Healthy diets with low glycemic index (GI) of carbohydrate do not improve cardiovascular risk factors more than healthy diets with a high GI, according to research.
The study, published in JAMA, found that the low GI, low-carbohydrate diet, did not affect insulin sensitivity, systolic blood pressure or LDL cholesterol, when compared with the high-GI, high-carbohydrate diet.
Foods that have similar carbohydrate content can differ in the amount they raise blood glucose, a property called the glycemic index.
The results suggest that people who already follow a healthy diet rich in fruits, vegetables and whole grains, should not worry about additionally choosing low GI foods to help to lower their risk of heart disease and insulin resistance.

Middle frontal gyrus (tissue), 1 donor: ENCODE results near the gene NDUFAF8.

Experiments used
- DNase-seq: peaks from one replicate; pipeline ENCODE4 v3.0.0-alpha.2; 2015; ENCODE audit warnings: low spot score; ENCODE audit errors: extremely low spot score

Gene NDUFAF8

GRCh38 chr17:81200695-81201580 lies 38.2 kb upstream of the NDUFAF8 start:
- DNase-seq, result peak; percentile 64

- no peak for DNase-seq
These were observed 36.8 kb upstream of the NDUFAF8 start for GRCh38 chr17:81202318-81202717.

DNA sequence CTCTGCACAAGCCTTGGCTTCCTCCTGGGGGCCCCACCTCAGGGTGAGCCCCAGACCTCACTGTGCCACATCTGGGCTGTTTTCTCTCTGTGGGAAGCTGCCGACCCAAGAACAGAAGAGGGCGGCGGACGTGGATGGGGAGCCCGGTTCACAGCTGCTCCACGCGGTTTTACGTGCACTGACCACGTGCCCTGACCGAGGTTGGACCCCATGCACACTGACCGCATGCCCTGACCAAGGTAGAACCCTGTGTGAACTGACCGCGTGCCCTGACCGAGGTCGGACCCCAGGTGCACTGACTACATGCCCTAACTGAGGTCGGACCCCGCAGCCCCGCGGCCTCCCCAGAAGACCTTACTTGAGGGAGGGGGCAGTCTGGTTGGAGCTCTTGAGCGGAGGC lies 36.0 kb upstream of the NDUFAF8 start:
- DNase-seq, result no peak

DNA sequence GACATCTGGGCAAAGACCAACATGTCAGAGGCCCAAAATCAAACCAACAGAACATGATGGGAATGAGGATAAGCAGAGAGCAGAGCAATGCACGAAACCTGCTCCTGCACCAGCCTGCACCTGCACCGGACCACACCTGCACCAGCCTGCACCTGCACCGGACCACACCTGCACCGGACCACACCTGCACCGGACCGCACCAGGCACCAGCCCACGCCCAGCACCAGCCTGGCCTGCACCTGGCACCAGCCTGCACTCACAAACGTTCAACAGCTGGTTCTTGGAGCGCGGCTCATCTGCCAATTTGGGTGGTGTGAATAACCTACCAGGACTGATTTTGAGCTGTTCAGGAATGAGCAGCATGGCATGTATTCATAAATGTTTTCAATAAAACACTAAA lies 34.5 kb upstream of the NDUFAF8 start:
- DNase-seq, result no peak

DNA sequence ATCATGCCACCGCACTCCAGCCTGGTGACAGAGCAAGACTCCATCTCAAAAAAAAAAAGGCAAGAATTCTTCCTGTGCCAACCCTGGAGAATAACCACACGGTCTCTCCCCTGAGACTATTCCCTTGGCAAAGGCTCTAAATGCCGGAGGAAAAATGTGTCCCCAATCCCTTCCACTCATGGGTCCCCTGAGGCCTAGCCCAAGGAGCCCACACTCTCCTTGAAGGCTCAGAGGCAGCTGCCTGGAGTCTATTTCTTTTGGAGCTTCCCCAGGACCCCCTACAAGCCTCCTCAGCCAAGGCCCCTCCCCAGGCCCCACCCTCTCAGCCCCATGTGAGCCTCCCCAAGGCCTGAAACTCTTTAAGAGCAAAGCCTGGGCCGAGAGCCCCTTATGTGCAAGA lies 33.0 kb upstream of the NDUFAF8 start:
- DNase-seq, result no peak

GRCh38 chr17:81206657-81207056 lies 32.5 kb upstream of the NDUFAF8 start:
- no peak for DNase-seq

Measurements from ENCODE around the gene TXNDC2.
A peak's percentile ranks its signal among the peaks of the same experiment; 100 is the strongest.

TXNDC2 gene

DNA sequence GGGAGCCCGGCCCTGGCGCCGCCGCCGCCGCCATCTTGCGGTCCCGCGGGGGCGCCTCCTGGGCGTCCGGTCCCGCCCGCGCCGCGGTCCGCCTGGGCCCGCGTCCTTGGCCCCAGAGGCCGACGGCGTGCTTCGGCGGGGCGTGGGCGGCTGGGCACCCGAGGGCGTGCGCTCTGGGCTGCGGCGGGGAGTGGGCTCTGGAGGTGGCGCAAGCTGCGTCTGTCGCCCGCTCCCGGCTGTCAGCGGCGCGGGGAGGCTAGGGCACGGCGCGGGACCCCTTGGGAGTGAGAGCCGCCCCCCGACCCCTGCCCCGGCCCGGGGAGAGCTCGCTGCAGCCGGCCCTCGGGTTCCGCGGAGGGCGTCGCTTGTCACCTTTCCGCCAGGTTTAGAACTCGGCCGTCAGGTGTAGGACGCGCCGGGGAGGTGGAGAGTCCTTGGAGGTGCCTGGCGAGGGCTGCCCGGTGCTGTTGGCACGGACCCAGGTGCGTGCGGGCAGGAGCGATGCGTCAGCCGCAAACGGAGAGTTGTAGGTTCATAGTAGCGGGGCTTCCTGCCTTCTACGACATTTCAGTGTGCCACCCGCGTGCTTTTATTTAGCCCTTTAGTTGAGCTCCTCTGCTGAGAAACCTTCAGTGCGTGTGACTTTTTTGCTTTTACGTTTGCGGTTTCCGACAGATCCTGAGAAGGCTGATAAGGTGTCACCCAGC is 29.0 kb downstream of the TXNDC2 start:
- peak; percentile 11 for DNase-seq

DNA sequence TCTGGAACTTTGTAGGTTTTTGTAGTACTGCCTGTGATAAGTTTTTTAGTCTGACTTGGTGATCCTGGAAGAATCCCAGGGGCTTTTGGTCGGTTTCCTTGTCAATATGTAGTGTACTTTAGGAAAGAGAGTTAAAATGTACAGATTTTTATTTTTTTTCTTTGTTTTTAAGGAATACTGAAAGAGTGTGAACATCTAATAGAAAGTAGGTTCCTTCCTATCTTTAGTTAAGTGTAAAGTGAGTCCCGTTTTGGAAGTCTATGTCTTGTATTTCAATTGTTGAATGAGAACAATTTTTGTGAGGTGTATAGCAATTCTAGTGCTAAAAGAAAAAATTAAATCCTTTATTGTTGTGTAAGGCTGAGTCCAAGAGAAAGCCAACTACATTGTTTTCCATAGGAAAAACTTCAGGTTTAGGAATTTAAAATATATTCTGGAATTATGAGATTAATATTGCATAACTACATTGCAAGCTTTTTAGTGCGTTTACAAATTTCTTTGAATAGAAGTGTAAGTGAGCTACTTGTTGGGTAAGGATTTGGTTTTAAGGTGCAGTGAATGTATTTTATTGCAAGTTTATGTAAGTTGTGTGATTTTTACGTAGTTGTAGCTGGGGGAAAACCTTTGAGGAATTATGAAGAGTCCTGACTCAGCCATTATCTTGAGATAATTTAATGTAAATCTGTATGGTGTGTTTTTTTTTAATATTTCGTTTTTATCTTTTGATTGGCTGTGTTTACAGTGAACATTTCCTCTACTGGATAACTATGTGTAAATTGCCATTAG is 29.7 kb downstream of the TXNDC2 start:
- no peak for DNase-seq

Victoria Taylor, our Senior Dietitian, said: “It might be a surprising finding but keeping dietary messaging simple is no bad thing.
“This doesn’t mean that there is no benefit to a low GI diet for anyone though.
“The easier it is to put recommendations into practice the easier it is to stick to them.
“This trial didn’t include people with diabetes or those trying to lose weight where there may still be benefit.”